We at Yuriatin Press […] have dedicated ourselves to finding and publishing those documents the Society has seen fit to hide. If you’re seeing this, it is because you are familiar with our work and our ethos and have passed through our vetting process. You can be trusted to approach this material responsibly. (2)
Jeffrey Cranor and Janina Matthewson’s You Feel it Just Below the Ribs (2021) tells two stories at once – there’s the actual narrative of the manuscript by Dr. Miriam Gregory, and then there are the annotations / footnotes added by the (fictional) editors at Yuriatin Press. At first, these footnotes are fairly commonplace – geographic clarifications, for example, when the manuscript is unclear or Dr. Gregory herself is uncertain where she was. As the text continues, footnotes change. But I’m getting ahead of myself.
As usual, I would much rather like to discuss the book than give a spoiler-free review, so be warned that if you read further, you will come across SPOILERS.
The whole story is set in an alternate reality, in which the Spanish Flu in the early 1900s is followed by the Reckoning, i.e. global war and continued continual fighting and unrest that does not ease until about 1945. The focus of this book is the life story of Dr. Miriam (Miri) Gregory, who we learn from the preface has played a major role in the shaping of the Society.
Her account starts with her as a young girl during the Reckoning, somewhere in Eastern Europe. Like many children, she loses her family during the war and has to find ways to survive. Finding food, water, and a safe place to sleep becomes the center of Miriam’s world. She loses track of time, of location, of her own age. In a way, she dissociates to survive. She avoids other people as much as she can. Still, she ends up joining a group of girls who have banded together for safety. They share skills and resources. Briefly, there is something like belonging, but it does not last. The group is broken up by soldiers and accused of trading in military intelligence. The girls frame Miriam and she is sent to prison.
It is in this prison – which doesn’t seem so bad to her, since it means food, running water, and a safe place to sleep every night – that she meets Elsa, who teaches her a meditative technique she calls the Watercolor Quiet. Elsa uses it to escape the misery and abuse of the prison into a mindscape of calm.
How many times can you filter a memory before it’s really just a fiction? How can you tell how many times your memories have been filtered? A strange thing to consider when you’ve sat down to write out your own memories. What is the point of doing this if memory is so unreliable? But there is a point. I have to tell someone. I have to — not confess, exactly, because confession does not require action. And I need someone to take action. (10)
It’s no wonder Dr. Gregory has mixed feelings about memories, and doubts regarding their reliability. After all, she spends the rest of her life using her own adaptations of Elsa’s Watercolor Quiet to rework (and in some cases overwrite) memories and trauma, first her own, then that of other children and even adults. Again, I’m getting ahead of myself. When there is riot at the prison, Miriam is given the choice of dying with Elsa or fighting alongside the rioters. She chooses to run for it instead, and manages to escape in the chaos. Again, she is on her own, having to fend for herself. Again, she avoids other people as much as she can. Again, she loses track of time, location, and herself.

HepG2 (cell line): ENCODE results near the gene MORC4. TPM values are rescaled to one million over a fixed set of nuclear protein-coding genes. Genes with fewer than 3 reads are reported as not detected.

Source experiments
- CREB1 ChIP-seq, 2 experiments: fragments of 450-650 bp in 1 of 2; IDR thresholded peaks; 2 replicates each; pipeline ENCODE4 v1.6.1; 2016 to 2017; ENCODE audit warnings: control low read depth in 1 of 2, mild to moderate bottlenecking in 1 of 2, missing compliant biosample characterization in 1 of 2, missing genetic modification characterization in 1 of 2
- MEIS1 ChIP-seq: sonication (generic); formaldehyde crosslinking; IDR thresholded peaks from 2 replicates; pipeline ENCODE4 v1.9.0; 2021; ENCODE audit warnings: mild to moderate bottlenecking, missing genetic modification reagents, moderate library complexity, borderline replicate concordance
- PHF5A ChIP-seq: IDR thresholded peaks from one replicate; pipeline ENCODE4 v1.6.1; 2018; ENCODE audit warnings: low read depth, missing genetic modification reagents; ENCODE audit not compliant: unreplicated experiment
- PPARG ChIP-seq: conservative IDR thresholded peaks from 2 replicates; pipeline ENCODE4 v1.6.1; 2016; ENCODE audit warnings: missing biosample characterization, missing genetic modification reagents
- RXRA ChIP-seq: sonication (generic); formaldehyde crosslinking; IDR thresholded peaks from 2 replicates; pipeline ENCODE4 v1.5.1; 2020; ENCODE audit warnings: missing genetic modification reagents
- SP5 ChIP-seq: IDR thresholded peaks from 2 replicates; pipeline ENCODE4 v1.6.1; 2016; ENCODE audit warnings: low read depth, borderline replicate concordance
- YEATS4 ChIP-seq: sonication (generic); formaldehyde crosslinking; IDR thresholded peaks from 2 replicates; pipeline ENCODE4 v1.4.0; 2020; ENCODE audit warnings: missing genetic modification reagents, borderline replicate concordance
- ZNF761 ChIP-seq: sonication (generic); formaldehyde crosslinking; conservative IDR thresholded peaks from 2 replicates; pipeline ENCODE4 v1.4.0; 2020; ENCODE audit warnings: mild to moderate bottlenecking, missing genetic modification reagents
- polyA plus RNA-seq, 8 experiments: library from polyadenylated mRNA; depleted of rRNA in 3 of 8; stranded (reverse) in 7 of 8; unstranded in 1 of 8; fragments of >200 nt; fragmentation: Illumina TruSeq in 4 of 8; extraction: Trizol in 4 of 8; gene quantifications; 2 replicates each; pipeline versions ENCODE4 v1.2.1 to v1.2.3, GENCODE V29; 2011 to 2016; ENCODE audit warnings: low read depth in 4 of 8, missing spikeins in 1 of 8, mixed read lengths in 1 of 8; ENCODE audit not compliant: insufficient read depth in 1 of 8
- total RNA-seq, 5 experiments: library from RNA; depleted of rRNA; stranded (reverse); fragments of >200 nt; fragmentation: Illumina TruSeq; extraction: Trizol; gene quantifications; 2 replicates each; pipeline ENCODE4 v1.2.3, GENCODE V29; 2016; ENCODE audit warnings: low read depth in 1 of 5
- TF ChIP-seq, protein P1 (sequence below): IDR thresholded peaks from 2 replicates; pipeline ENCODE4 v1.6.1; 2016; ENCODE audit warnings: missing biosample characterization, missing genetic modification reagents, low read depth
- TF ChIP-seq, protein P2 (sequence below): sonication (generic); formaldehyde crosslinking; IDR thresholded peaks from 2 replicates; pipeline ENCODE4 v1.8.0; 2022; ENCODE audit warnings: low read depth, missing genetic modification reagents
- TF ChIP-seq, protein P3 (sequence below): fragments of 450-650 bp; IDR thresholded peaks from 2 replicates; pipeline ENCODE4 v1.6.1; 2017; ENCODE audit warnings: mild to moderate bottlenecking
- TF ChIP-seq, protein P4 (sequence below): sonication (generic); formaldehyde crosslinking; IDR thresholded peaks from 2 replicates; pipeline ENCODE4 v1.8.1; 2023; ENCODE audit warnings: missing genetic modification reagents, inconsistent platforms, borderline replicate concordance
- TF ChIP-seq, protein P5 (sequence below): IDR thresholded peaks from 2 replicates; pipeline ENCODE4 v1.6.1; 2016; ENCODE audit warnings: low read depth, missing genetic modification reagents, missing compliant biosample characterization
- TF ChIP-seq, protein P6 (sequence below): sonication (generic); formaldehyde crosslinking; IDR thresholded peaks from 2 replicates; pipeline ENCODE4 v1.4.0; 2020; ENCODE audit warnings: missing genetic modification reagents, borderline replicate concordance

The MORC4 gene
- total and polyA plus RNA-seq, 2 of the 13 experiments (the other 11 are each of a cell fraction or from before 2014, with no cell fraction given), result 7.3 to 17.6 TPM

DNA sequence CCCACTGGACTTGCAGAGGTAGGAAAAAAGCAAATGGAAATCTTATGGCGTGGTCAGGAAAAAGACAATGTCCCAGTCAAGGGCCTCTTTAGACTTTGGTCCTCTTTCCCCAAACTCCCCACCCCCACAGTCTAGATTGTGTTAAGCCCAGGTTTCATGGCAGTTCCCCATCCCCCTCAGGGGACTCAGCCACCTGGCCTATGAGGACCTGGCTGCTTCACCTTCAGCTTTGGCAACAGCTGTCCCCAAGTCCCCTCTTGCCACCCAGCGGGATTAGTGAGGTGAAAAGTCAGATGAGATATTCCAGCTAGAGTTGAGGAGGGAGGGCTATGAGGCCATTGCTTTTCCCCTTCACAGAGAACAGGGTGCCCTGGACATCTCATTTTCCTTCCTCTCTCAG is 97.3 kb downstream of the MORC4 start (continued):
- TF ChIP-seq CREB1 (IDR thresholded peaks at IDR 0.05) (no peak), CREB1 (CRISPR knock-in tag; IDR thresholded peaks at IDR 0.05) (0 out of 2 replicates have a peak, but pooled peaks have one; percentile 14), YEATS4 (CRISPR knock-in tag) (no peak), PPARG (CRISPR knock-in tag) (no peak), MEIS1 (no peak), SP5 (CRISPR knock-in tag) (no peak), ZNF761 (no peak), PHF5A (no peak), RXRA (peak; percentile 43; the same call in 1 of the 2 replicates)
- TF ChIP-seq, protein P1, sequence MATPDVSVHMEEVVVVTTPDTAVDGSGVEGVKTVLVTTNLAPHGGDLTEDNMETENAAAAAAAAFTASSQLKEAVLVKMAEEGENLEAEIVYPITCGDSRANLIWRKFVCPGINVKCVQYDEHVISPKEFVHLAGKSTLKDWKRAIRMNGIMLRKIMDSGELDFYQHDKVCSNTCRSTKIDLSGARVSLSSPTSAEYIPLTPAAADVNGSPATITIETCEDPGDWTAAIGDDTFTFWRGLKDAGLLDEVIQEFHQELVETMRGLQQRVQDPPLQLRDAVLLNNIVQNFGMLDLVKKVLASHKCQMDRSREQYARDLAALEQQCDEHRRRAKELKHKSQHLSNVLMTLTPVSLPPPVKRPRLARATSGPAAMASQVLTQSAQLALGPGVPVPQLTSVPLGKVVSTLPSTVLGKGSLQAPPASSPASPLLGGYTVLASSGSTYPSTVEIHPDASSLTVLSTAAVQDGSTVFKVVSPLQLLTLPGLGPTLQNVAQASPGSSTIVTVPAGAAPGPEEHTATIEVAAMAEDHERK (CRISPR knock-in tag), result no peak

One day, while stealing food, she is discovered by a group that could hardly be any different than the group of girls she met earlier. This group is comprised of families, and many of the adults are academics or other types of specialists. She is taken in, offered food and a place to sleep, and told she’s free to stay or go. Miriam is so exhausted and hungry that she stays, even though she still does not believe being around other people is safe. This new group appeals to her: she has always been curious and eager to learn, and the group has lectures and discussions regularly. Miriam might not realize it at first, but group leader Nora, an African American woman who has studied psychology who has fled from the US, becomes a sort of mentor and mother figure to her. Miriam finds that she has something to offer this group: first, she only watches the children, but by and by she starts working with them, teaching them the Watercolor Quiet. It helps some of the children with their night terrors, others with their behavior. She is deeply interested in the ways parents and children interact, and here, many of the children still have one parent left. She starts her own kind of research.
Again, the time of relative safety and some sense of belonging does not last: a new family arrives and sows discord among the group. Nora leaves, knowing she can no longer lead the community. Miriam flees when the newcomers take over.
Her time with this group is just as seminal a moment for Miriam as meeting Elsa, because here, she learns Nora’s theories that it is tribalism that causes conflict, violence and war. The group pool their knowledge, skills, and resources, and everyone benefits. They learn from each other and work together to feed, clothe, and house the group. Miriam does see the irony that, because they are doing well as a cooperative community, they need to defend themselves from those who want to take everything away. While they offer food and a place to sleep to virtually anyone who comes asking for help, they do realize the need to defend themselves. It is this inconsistency that the newcomers exploit.